The Economic Implications of Housing Supply (Glaeser and Gyourko, 2018)
How house prices are determined - especially in Vancouver - is something of a mystery to me, so I took the time to read through this US paper. Some particularly interesting points:
In a city like Atlanta, where housing supply is pretty responsive, you see housing starts vary a lot (sometimes up, sometimes down), while house prices are stable. In a city like San Francisco, where housing supply is inelastic, what you see is that housing starts are stuck at a low level, while house prices can rise (and fall) rapidly. See Figure 2 above.
In a city like Atlanta, house prices reflect the "minimum profitable production cost": land is about 20% of the cost, construction cost (which doesn't vary that much from one location to the next) is about 80%, and there's a 17% gross margin. "This suggests that an efficient housing market should be able to supply economy-quality single-family housing with 2,000 sq ft of living space for around US$200,000 in low construction cost markets and for little more than US$265,000 in the highest construction cost markets." (p. 10)
As of 2013, 16% of metro areas in the US had median price-to-cost ratios of over 1.25. So in most metro areas, prices were reasonable. But the high-cost areas include some of the most productive labour markets (like New York, San Francisco, and San Jose), so they have an outsize impact on the economy. (p. 14)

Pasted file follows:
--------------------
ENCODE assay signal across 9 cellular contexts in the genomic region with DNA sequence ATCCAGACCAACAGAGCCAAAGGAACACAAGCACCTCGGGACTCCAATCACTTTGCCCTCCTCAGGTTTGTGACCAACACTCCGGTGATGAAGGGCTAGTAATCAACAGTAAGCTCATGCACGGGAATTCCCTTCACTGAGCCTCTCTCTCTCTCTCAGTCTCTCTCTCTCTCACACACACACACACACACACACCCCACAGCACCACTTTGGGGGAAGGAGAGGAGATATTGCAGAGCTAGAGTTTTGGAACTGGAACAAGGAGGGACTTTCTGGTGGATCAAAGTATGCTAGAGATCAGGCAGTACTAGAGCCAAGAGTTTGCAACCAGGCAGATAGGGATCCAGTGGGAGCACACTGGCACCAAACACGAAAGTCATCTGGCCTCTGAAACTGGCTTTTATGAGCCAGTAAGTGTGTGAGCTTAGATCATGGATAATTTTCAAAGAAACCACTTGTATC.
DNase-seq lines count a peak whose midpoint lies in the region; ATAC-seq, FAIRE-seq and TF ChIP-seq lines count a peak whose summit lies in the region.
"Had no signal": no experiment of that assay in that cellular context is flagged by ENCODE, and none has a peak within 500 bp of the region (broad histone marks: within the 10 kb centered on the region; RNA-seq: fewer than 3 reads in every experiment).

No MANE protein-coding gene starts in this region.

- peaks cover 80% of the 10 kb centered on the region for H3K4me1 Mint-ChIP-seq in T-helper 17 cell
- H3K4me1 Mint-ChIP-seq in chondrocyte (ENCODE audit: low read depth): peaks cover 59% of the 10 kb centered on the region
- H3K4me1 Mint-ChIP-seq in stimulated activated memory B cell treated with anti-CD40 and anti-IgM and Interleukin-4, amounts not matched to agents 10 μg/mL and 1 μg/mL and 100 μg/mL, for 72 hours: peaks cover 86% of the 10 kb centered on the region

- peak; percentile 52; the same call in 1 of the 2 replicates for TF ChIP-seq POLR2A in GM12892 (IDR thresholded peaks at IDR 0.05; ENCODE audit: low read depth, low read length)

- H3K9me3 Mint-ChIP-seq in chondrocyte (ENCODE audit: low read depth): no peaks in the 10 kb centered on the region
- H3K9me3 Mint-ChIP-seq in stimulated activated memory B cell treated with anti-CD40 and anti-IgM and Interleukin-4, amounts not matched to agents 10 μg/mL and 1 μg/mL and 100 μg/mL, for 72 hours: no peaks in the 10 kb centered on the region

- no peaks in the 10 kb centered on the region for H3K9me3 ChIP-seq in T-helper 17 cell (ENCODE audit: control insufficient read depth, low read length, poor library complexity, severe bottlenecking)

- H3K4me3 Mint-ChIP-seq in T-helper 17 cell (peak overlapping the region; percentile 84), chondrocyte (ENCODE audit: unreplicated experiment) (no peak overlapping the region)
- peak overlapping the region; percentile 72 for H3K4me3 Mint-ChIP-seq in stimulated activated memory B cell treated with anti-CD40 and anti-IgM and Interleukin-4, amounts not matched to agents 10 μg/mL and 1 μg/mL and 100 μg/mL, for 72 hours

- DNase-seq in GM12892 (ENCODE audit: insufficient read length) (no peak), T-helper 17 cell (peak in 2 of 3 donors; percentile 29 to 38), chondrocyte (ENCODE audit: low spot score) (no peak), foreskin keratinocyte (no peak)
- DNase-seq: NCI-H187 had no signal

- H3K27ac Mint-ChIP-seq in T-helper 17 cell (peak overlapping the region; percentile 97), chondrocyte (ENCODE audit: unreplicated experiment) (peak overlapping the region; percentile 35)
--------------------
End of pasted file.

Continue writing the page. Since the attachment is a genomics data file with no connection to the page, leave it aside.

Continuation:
"This gap between price and cost seems to reflect the influence of regulation, not the scarcity value arising from a purely physical or geographic limitation on the supply of land. For example, in Glaeser, Gyourko, and Saks (2005), we show that the cost of Manhattan apartments are far higher than marginal construction costs, and more apartments could readily be delivered by building up without using more land. This and other research we have done (Glaeser and Gyourko 2003) also finds that land is worth far more when it sits under a new home than when it extends the lot of an existing home, which is also most compatible with a view that the limitation is related to permits, not acreage per se." (p. 14)
San Francisco (p. 16):
"San Francisco represents the third type of housing market in which the price of housing is considerably above the minimum profitable production cost. In this situation, strict regulation of housing construction means developers in this type of market cannot bring on new supply even though it looks as if they could earn super-normal profits if they did. Unlike the graph in Figure 1, the supply schedule beyond the kink is upward sloping" - in other words supply isn't very elastic, and as demand increases, prices rise faster than the quantity of housing.
"As Figure 2C shows, the median house price in this market has been well above the minimum profitable production cost for the past three decades and reached dramatic heights at the peak of the last housing boom in 2005. However, permitting activity did not increase at all over the eight-year span from 1997 to 2005, even though the median price-to-cost ratio increased from below 2 to over 5." High prices didn't result in much more building.